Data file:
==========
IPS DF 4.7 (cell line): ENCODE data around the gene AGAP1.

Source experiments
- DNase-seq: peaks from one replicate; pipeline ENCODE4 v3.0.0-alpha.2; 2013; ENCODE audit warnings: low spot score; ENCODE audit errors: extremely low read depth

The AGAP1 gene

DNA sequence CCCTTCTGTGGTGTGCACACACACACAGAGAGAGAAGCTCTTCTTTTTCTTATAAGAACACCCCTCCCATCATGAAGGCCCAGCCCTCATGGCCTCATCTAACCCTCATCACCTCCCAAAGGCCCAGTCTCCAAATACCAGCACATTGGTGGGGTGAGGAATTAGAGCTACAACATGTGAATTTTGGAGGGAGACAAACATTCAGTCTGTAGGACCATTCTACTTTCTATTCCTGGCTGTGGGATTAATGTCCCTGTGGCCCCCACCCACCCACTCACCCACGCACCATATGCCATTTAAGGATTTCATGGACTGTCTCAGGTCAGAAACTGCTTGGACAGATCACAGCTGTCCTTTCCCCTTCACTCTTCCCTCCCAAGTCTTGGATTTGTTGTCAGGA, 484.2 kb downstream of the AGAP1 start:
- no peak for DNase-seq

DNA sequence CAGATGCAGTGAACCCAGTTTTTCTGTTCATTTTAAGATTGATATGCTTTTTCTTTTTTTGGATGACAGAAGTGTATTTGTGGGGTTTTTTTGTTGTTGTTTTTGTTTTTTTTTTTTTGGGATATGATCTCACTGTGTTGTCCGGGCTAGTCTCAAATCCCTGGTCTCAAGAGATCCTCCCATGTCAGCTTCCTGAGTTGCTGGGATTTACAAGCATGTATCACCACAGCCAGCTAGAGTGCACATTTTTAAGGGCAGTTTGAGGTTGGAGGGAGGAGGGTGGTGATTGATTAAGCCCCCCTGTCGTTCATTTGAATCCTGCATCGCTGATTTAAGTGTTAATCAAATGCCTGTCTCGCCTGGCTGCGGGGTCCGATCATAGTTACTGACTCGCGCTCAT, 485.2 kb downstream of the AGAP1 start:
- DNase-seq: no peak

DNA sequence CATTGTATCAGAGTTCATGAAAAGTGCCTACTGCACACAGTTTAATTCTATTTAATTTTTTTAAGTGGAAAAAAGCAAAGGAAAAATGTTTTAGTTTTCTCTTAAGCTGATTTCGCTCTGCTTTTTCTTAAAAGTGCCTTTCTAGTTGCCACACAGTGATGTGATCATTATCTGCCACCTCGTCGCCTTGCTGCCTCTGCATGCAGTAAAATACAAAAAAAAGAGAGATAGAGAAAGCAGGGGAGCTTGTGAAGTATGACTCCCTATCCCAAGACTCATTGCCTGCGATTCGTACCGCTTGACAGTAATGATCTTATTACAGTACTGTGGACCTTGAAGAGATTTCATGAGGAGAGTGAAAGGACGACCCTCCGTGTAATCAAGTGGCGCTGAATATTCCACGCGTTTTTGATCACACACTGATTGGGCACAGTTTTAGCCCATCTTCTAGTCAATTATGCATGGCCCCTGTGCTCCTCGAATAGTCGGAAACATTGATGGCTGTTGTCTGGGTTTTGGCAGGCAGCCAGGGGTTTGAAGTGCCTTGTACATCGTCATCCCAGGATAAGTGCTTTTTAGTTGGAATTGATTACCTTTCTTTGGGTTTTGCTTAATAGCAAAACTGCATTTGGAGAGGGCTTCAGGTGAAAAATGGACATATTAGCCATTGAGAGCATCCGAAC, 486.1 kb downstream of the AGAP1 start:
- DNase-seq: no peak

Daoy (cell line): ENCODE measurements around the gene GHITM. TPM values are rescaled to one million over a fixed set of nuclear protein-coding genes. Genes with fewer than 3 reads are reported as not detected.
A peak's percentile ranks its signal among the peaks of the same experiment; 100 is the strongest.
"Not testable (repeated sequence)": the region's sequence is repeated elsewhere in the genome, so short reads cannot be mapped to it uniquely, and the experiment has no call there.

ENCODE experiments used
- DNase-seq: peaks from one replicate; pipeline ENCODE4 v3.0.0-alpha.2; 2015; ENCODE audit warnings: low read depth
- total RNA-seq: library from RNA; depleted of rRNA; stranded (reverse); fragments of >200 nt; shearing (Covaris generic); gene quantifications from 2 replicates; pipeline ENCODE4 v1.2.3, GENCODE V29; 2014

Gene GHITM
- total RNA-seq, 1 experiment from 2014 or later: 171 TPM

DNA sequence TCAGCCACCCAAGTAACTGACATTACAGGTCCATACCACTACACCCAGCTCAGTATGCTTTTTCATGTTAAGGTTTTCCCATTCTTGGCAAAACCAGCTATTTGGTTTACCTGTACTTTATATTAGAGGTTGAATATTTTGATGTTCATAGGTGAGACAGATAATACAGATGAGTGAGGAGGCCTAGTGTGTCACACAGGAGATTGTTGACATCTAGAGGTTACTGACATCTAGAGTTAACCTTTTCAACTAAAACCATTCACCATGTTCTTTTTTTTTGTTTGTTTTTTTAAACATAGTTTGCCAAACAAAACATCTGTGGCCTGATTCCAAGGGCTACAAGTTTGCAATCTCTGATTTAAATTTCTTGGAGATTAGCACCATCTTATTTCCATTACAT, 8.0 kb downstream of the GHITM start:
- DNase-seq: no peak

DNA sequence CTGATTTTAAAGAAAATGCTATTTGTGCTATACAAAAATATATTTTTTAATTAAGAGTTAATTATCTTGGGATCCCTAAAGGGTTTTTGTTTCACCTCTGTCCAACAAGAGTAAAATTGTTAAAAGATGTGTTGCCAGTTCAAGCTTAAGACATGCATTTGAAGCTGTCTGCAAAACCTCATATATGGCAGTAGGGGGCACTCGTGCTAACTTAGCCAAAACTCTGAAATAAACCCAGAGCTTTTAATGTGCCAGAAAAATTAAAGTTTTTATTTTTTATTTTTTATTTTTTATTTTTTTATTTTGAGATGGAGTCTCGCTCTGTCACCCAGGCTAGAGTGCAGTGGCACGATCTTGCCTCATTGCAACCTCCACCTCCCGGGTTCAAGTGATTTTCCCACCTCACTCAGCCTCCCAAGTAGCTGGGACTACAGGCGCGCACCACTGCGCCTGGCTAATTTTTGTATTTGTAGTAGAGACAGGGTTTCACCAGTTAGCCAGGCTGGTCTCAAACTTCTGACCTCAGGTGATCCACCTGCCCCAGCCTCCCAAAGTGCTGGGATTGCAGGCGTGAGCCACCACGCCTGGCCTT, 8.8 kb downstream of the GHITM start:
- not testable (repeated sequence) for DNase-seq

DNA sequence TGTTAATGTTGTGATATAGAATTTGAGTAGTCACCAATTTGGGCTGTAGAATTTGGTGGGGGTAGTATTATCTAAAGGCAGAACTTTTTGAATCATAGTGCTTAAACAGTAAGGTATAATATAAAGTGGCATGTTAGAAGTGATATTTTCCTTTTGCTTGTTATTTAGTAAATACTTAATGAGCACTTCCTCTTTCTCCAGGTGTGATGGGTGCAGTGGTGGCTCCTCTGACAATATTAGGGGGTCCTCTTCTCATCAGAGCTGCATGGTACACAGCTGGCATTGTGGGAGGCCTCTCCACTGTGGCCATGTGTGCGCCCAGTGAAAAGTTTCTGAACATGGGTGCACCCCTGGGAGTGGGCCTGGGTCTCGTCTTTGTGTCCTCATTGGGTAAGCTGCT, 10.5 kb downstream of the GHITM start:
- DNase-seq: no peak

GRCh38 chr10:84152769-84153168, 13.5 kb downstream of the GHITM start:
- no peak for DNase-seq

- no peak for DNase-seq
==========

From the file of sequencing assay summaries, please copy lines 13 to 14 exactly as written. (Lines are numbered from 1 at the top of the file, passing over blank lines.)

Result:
"Not testable (repeated sequence)": the region's sequence is repeated elsewhere in the genome, so short reads cannot be mapped to it uniquely, and the experiment has no call there.

ENCODE experiments used